Last time I wrote, I had mentioned that we were travelling to Trier, and what a wonderful experience that was! Trier is actually the oldest city in Germany. It was originally founded by the Celts in the 4th century BCE, and later conquered by the Romans around 300 years later. The Porta Nigra, also known as the “Black Gate” (not to be confused with the Black Gate of Mordor), was a gate built by the Romans, and it still stands today.
I visited Trier when I was in 4th grade; if I remember correctly, we took a school field trip to the Toy Museum there. However, it was wonderful to revisit the city with an appreciation for its history that I did not have back in the day.
I discovered that Karl Marx lived in Trier as well, and the house he used to live in is now a museum. When I was a junior, I took a history class on poverty. Once component of the class was to complete 21 hours of service at the Hospitality House of Boone, but as a class we also read and discussed Marx’s theories on poverty in the first volume of his text Capital. It was incredibly neat to walk the halls of his childhood home and learn more about Marx’s life and how his theories impacted political and economic systems throughout history and around the globe.
We spent the night in a city at a hostel that Kristen recommended because she had stayed there during a study abroad trip. We got quite the deal! A room with two bunk beds to share among the four of us, with breakfast included. And only €27 for the night! For my first time staying in a hostel, it was a positive experience.
The next day, after eating a large breakfast, Chris and I explored the city. We hiked up a hill full of vineyards and had an incredible view of Trier and the surrounding landscape.
A couple days after our visit to Trier, Chris, Kristen, and I visited Strasbourg for a day. Strasbourg is also an old city of incredible history. The same semester I took the course on Marx and poverty, I also took a class on Medieval Warfare. One of the first battles we learned about was the battle of Strasbourg (also known as the Battle of Argentoratum), on the banks of the Rhine River, between the Romans and the Allamani in 357 CE.
While there, the three of us visited a museum on the history of Strasbourg, spanning from pre-history to modern history. As I walked through the museum, I pondered the complicated history and cultural identity of the inhabitants of Strasbourg. Because Strasbourg is on the border of France, control of the territory has often been disputed between Germany and France. My students in my American II class back in North Carolina might remember our discussion about the provisions of the Treaty of Versailles after World War One. One of the provisions determined the status of the Alsace-Lorraine territory. Germany had control of the territory since the Franco-Prussian war, but was forced to return it to France. Currently, Strasbourg is the official home to the European Parliament, the legislative body of the European Union.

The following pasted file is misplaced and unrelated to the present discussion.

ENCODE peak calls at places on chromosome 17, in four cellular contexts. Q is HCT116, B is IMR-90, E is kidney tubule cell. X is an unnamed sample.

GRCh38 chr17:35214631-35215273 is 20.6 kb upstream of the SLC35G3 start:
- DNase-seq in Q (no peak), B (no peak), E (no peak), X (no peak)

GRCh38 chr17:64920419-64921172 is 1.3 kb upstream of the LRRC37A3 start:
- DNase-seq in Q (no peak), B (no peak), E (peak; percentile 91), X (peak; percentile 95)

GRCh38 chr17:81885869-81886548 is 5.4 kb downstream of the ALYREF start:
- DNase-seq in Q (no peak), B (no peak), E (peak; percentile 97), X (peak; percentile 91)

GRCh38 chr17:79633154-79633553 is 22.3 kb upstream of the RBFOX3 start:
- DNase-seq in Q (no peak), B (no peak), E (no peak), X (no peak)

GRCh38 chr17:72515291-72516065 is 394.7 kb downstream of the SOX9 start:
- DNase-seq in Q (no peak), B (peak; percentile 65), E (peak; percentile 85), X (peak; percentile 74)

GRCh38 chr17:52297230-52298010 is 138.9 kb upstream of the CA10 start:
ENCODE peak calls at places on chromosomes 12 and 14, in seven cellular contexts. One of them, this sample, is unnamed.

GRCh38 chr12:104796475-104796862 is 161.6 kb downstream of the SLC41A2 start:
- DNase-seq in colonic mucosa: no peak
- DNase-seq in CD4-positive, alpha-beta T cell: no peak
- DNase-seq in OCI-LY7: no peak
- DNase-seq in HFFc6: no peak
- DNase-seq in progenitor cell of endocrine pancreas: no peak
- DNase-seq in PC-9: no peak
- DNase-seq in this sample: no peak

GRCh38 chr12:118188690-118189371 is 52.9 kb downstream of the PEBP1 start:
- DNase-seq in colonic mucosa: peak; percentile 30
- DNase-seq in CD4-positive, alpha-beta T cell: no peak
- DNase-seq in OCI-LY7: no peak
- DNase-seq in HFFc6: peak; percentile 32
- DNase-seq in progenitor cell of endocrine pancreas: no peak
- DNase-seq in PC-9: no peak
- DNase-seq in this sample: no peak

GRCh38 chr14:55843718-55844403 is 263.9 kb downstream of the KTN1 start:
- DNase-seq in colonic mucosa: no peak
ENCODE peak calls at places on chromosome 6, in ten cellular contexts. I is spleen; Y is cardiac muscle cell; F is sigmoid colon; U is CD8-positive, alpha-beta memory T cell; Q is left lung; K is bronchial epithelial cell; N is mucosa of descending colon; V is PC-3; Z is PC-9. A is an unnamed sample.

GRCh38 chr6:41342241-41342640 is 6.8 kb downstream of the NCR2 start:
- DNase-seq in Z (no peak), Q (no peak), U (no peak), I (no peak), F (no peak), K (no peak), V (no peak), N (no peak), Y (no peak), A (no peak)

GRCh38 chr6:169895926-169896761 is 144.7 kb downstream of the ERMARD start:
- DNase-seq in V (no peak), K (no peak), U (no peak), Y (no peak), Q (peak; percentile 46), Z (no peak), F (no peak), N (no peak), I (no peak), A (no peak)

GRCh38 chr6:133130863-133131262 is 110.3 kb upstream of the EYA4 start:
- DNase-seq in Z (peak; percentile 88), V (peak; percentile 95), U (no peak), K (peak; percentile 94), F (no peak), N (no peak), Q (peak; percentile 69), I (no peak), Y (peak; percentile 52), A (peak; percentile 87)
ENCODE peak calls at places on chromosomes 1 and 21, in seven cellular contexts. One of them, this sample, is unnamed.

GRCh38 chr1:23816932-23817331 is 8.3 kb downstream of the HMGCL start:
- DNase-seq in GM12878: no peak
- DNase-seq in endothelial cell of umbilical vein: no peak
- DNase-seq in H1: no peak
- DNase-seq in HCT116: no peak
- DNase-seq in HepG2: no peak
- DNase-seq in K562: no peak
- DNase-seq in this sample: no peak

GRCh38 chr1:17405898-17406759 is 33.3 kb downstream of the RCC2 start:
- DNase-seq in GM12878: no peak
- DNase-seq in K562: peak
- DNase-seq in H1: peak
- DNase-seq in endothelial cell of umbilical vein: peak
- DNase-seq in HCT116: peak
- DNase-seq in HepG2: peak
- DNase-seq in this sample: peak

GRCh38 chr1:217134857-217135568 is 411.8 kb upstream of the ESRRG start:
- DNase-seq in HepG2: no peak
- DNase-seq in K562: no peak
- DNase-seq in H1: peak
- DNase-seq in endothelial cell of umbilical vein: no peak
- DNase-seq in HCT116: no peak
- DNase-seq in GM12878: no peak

After our adventure to Strasbourg, I relaxed at “home” for a couple of days. All of us parted ways to spend the Easter holiday in different areas in Europe. Chris decided to backpack in the Norwegian wilderness, Kristen is currently visiting Paris and London, and Carly is traveling to Rome, Paris, and Prague with her family. I took the time to visit my German relatives. I rode a train to Nördlingen, where my mother’s cousin, Inge, picked me up. She showed me around the city, which was also full of history!
Nördlingen is about 1100 years old. The city is surrounded by wall, which was built in the 14th century, and is one of the few cities in Germany that still has a medieval wall completely intact. Inge and I climbed up around three hundred steps to the top of “Daniel,” the steeple of Saint George’s church, where we had an amazing view of the little city. We also visited the Ries Crater Museum. Nördlingen is located within the Ries crater, which was formed after a meteor impact around 15 million years ago. Because of the area’s similarities to a moon crater, the Apollo 14 astronauts used the location to train for their mission to the moon. The museum is home to a rock from the moon.
On Easter Sunday, I went to a German Catholic Church service and later visited my Great Aunt and Uncle, Tante Louise and Onkel Albert. Even though it has been eleven years since I last saw them, they were more than happy to welcome me back and include me in their holiday celebrations. I was so moved by everyone’s hospitality, even though I felt somewhat like a stranger. The last time they saw me, I was only ten years old! I am so thankful to have had the opportunity to spend Easter with them.
My German family does not really speak much English, so I had to communicate in German for the weekend. Although I have a pretty good understanding of the language, I can only speak in short sentences and phrases, and my grammar is terrible. It was a neat experience, however, because by the end of the weekend, I was simultaneously thinking in both German and English.
Learning another language is incredibly difficult. That being said, I am incredibly proud of the students I met last week at Gutenbergschule. Even though I only spent four days observing and teaching, I noticed within many of the students a drive and desire to learn the language. When I was going over homework answers with them, many students willingly volunteered to read their answers out loud, even at the risk of having an incorrect answer. For me personally, speech has always been the hardest part of learning a language. Even though the only way to improve is through practice, I struggle with feeling a sense of embarrassment at the risk of being wrong. It’s inspiring to have students who are willing to speak up, practice, and ask questions. Although having two weeks off for Easter is nice, I can’t wait to return to the classroom and help the students at Gutenbergschule grow as English-speakers!